Category Archives: Cystic angiomatosis

Cystic angiomatosis of the bone appearing as intrathoracic lung masses: DISCUSSION (5)

There is no specific treatment for the bony lesions. Local radiation and chemotherapy have been used in progressive cases without any change in the clinical course of the disease. Corrective orthopedic procedures and treatment of pathological fractures are indicated. buy ortho tri-cyclen

Cystic angiomatosis of the bone appearing as intrathoracic lung masses: DISCUSSION (4)

osteolytic

The pathogenesis is not well understood but seems to favour the theory that these cystic lesions are the result of vascular malformations of congenital origin rather than representing true neoplasms , and that the osteolytic lesions are the result of pressure atrophy, hyperemia or progressive dilation of lymphatics with secondary bone resorption.

Cystic angiomatosis of the bone appearing as intrathoracic lung masses: DISCUSSION (3)

The pathological diagnosis of CAB should be made in association with typical radiographic findings and clinical features; it has been found that of all the bones that appear to be involved, the rib provides the highest diagnostic yield . Macroscopically, the lesion may resemble a typical bone cyst.

Cystic angiomatosis of the bone appearing as intrathoracic lung masses: DISCUSSION (2)

The typical course of CAB in patients without visceral involvement is relatively benign and compatible with a long life span. When there is both visceral and skeletal involvement, there may be a progressive course that can lead to an early death . Although there have been reports of cases of spontaneous regression, the majority of these patients had skeletal involvement only .

Cystic angiomatosis of the bone appearing as intrathoracic lung masses: DISCUSSION (1)

lymphangiomatosis

Cystic angiomatosis of the bone is a rare but pathologically distinct entity characterized by multiple cysts scattered diffusely throughout the skeleton, which are often associated with similar changes in other tissues, notably the spleen. A wide variety of diagnostic terms such as ‘lymphangiomatosis’, ‘hemangiomatosis’ and ‘hamartous lymphangiomatosis’ of the bone have been used; however, the term ‘CAB’ is preferred because some cases have been described that contained either isolated hemangiomas or lymphangiomas, or a mixture of both vascular components. In addition, it is often impossible to differentiate hemangioma from lymphangioma, not only histopathologically but also clinically and radiologically. birth control pills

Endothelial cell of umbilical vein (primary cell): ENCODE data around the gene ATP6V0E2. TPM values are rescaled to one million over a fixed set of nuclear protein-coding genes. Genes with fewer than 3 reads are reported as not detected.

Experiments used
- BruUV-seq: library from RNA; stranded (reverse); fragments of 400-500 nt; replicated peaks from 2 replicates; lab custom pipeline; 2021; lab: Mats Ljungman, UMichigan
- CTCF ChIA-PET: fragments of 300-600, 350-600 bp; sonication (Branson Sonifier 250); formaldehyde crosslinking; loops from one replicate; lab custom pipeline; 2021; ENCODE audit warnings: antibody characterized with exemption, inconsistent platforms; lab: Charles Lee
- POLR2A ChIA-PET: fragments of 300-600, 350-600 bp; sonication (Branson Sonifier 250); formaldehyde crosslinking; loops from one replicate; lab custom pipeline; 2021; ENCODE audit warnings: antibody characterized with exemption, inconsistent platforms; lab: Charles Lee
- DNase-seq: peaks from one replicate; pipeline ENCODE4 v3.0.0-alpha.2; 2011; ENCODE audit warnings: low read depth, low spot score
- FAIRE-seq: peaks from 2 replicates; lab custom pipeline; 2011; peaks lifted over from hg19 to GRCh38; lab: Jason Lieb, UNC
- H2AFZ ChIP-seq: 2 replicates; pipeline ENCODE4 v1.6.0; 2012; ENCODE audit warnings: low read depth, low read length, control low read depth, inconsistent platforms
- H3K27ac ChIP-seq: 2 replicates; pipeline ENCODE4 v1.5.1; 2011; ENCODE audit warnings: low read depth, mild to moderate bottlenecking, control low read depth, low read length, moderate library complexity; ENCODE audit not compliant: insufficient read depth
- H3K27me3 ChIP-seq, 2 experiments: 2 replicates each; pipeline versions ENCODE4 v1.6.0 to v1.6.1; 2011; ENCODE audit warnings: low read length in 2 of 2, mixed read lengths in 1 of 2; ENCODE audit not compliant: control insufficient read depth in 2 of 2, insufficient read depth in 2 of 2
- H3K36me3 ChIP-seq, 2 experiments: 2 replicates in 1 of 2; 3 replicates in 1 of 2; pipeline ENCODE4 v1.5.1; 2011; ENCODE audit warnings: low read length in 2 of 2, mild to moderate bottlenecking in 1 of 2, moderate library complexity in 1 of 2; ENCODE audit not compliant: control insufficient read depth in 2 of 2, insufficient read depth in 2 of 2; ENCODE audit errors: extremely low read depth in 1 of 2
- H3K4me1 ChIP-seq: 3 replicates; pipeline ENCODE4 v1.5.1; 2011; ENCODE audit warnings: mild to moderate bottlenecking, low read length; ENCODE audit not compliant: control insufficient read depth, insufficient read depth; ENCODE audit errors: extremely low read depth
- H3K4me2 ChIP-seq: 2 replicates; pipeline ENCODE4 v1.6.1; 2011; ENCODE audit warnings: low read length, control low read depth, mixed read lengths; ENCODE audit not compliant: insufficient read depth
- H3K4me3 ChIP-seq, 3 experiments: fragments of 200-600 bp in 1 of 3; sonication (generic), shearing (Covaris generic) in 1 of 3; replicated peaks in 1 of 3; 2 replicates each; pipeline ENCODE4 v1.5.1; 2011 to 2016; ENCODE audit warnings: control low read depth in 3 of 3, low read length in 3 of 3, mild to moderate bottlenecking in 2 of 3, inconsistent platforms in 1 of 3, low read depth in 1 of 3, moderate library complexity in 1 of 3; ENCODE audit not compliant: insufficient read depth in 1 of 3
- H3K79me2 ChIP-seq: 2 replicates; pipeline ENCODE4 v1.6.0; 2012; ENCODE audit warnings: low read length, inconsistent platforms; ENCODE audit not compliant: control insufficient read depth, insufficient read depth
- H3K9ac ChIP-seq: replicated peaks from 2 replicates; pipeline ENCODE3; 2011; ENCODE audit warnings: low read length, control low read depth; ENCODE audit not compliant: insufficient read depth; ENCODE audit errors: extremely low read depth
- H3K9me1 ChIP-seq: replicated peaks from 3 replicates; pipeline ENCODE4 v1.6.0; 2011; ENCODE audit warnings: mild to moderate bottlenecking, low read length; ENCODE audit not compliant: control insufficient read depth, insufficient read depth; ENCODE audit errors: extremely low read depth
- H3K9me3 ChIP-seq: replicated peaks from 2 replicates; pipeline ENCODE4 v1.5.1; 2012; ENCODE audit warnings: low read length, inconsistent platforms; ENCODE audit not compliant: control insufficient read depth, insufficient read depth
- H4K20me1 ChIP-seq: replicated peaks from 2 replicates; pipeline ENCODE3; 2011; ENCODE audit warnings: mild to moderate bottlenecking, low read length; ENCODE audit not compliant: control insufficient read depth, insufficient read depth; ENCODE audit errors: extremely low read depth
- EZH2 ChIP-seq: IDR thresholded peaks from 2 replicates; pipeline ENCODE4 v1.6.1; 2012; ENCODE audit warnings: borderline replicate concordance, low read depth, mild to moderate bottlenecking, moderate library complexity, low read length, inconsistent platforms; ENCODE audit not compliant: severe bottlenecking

Cystic angiomatosis of the bone appearing as intrathoracic lung masses (2)

She was aware of mild postnasal drip and had no symptoms of gastroesophageal reflux. Her exercise tolerance was normal. On physical examination, her chest had hard palpable masses over the right fifth and left third ribs. The remainder of the examination was normal. Routine complete blood count (CBC), liver function tests and chemistry, including calcium, were all normal. Office spirometry showed a forced expiratory volume in 1 s (FEV1) of 2.6 L/s and a forced vital capacity (FVC) of 3.2 L/s. A methacholine challenge was positive at 4 mg and showed mild to moderate airway hyperreactivity.

Cystic angiomatosis of the bone appearing as intrathoracic lung masses (1)

Cystic angiomatosis of the bone (CAB) is a rare, multi-centric disease that involves both the vascular and lymphatic systems, producing diffuse cystic lesions in the skeleton that are often accompanied by visceral involvement, especially the spleen. As of 1999, 56 cases have been reported in the medical literature.